I was fortunate enough to attend another education technology conference in 2008 and this conference was the Western RCAC symposium held in London, Ontario on December 11th. This is the third conference that I attended this year but the first where I was not presenting. This afforded me the opportunity to focus on the messages provided by the presenters in why technology integration is crucial in today’s classroom.
Overall, I felt that the conference was a positive experience. I know that I grumbled when I reflected on my experience at this year’s ECOO conference in an earlier post, but I can honestly say that I feel rejuvenated after hearing the speakers at RCAC. The two keynotes of the day were David Warlick and Amber MacArthur. Let me discuss each keynote speaker separately.
I was very impressed by the quality of David’s presentation and the quality of his delivery. Here are some of the ideas David presented that resonated with me:
- Teachers need to be master learners
- Teachers need to focus on learners: teaching the learners they are and not the learners we want them to be
- Just because using technology may not suit a teacher’s learning style, that shouldn’t automatically exclude students from using it as technology may suit a student’s learning style
- When we buy a new TV, we are shopping for the creative experiences presented by visual artists – kids are doing the same thing when they are shopping for video games
- In the past, information was a product to be bought and sold. In the 21st century, information is a raw material to be exploited and used in the creative process.
- Countries that we in North America may see as less developed as we are have better technology infrastructure than us – Mexico to bring broadband to every house by 2012, Macedonia is a completely wireless country, etc.
- Video games are changing the nature of learning but this industry will also drive an increased need in story writers, artists, musicians, etc – we should not shortchange the arts in our funding and in our instructional focus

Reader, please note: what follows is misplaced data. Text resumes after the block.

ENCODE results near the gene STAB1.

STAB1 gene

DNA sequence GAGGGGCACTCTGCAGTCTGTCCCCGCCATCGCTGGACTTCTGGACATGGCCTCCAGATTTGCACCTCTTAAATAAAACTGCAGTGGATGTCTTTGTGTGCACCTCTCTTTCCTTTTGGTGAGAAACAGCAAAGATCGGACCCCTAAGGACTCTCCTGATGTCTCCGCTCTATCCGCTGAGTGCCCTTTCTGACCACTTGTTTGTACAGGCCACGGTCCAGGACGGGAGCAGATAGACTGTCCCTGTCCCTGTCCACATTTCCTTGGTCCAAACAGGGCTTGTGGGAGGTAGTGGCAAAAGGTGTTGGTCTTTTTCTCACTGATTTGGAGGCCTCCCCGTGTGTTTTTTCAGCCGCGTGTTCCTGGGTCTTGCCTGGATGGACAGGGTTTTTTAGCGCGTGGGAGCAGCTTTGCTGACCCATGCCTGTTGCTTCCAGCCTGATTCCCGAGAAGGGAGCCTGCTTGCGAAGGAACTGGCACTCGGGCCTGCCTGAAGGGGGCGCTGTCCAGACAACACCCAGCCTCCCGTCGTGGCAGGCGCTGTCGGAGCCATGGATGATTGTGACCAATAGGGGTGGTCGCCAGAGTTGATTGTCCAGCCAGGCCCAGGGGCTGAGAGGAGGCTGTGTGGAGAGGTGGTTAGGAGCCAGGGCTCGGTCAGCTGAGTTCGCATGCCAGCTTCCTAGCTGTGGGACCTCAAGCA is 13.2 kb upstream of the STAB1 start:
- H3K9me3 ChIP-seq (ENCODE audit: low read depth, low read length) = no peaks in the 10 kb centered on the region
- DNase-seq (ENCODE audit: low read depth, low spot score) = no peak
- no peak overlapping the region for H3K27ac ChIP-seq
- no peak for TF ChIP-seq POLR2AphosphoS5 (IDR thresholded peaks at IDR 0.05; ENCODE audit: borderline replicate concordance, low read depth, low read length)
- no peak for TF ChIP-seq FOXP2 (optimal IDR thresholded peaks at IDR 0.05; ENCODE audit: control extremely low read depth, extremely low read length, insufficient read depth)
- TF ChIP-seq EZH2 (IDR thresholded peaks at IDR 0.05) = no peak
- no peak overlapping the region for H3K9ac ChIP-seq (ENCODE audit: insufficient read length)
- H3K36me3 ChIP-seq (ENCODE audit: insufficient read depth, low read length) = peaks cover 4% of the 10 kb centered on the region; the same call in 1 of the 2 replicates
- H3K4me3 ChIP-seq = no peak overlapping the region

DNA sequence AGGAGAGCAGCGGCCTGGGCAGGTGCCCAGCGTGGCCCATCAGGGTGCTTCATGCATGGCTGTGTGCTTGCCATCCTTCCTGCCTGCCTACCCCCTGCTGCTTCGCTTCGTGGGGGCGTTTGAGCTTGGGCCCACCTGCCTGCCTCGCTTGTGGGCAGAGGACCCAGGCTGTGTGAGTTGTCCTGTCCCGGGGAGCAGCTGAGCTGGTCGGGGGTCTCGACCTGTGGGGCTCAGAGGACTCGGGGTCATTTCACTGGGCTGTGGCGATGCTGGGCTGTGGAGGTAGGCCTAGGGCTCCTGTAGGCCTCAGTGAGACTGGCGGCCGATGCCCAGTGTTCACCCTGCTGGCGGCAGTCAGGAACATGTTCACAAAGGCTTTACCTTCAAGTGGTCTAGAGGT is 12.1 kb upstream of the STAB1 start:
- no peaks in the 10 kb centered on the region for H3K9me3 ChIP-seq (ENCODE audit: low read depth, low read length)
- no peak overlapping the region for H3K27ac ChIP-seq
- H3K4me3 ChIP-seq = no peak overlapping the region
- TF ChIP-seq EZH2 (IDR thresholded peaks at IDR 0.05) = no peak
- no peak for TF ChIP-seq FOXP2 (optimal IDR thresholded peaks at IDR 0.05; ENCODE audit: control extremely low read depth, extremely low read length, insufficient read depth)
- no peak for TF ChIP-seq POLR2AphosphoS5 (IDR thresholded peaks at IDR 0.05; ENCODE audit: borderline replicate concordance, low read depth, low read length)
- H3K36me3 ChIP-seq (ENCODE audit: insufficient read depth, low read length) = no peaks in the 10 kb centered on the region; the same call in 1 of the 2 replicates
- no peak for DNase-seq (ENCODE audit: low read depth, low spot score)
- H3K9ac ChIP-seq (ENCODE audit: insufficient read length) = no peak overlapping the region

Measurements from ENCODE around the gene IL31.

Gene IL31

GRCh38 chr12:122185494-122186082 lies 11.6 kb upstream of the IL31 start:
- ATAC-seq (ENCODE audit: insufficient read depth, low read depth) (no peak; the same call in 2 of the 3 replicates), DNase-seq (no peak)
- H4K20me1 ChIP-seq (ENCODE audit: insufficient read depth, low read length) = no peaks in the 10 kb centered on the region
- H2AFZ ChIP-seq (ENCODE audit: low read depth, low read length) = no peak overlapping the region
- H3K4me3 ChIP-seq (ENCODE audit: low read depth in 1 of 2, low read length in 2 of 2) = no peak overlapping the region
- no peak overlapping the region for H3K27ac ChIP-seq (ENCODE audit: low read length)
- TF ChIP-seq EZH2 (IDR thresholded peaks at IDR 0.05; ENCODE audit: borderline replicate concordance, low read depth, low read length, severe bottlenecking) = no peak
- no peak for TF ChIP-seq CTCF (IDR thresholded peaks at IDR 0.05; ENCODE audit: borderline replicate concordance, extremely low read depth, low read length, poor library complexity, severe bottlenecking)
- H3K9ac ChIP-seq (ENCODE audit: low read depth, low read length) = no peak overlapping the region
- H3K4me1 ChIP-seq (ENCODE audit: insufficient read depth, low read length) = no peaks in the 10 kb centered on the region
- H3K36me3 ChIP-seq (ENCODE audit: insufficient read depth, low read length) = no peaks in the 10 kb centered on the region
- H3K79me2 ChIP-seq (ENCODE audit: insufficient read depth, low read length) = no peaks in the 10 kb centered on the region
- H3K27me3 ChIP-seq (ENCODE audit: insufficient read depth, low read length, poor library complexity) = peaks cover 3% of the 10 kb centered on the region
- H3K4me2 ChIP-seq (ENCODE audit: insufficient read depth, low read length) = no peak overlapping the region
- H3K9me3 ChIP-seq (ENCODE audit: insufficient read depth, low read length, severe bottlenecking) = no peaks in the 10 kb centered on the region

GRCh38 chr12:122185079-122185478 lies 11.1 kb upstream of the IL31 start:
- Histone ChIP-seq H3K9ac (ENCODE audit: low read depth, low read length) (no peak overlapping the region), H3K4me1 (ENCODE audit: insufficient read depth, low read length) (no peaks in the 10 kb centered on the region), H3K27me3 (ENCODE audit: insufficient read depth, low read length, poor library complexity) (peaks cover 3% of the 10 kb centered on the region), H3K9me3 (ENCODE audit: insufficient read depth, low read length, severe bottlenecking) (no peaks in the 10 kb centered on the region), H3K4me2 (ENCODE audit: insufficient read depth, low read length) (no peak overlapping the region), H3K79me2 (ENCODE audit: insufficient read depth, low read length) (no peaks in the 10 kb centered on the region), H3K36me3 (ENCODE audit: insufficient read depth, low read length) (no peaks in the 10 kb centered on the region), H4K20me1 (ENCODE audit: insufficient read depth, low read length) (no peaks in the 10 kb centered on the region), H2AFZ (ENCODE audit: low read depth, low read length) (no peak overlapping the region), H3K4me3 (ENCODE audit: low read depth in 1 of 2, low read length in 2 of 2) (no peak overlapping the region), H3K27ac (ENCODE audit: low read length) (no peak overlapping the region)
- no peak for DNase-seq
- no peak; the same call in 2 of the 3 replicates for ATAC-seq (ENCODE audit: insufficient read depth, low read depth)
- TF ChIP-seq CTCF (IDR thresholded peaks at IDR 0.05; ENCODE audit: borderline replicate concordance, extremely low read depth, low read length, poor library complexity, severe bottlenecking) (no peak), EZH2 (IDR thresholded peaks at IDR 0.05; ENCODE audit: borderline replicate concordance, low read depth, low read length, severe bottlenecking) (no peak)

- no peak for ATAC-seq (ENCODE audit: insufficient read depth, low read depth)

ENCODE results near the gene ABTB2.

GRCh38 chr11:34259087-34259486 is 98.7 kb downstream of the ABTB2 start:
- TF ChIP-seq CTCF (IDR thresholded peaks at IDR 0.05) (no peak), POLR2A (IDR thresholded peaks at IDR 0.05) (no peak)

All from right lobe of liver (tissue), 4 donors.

- Considerations for Future Learning: (1) Networked Learners (2) New Information Landscape (3) Unpredictable Future
- It’s not Lifelong Learning, It’s a Learning Lifestyle
To be honest, I was a little disappointed with Amber’s keynote. It’s not that the keynote itself wasn’t up to par. In fact, it was a very informative presentation and well delivered. I was disappointed mainly because she tailored her presentation for a crowd of educators. I think that she would have done well to focus the presentation on where her forte lies – in presenting how technology is changing culture (outside of education) and how online culture is changing the world. Educators really need to hear that message too because, ultimately, this is the world students live in and will live in. I think that educators sometimes isolate themselves from the world and forget the relevancy that learning has for real life focusing too much on learning and disseminate information for it’s own sake. That having been said, I really appreciated Amber’s statement that students learn using the 3 C’s – communication, collaboration, and community.
I do want to share two things that occurred during Amber’s keynote that highlight the power of online networks and both took place in Twitter. Firstly, David Warlick was sharing in Twitter his frustration with an ATM and not being able to get money for a cab. He joked in Twitter that he was going to have to panhandle for money to get back home. When he was approached by a number of individuals in the audience offering to help, he stated how surprised he was that people in the audiences were actually following his tweets at that moment in Twitter. The other occurrence took place when Amber was talking about Twitter. Amber was discussing educators whom she found on the web who use Twitter as part of an online community and specifically mentioned @suewaters as an example. I follow @suewaters so I decided to mention the reference to her in Twitter. @suewaters, living in Australia (it was approximately 3 or 4 am there and around 2 pm in London, Ontario), got my tweet and was surprised at how quickly she was able to connect to the reference made to her Twitter account in such an indirect way. None of us three really know each other yet through Twitter, we able to connect to each other half way across the world instantaneously! Two perfect examples of the power of online networks!
I also attended two breakout session that had teachers discussing what they were doing in their classrooms in integrating technology to help kids learn. Overall, my attendance at the Western RCAC was a very worthwhile experience.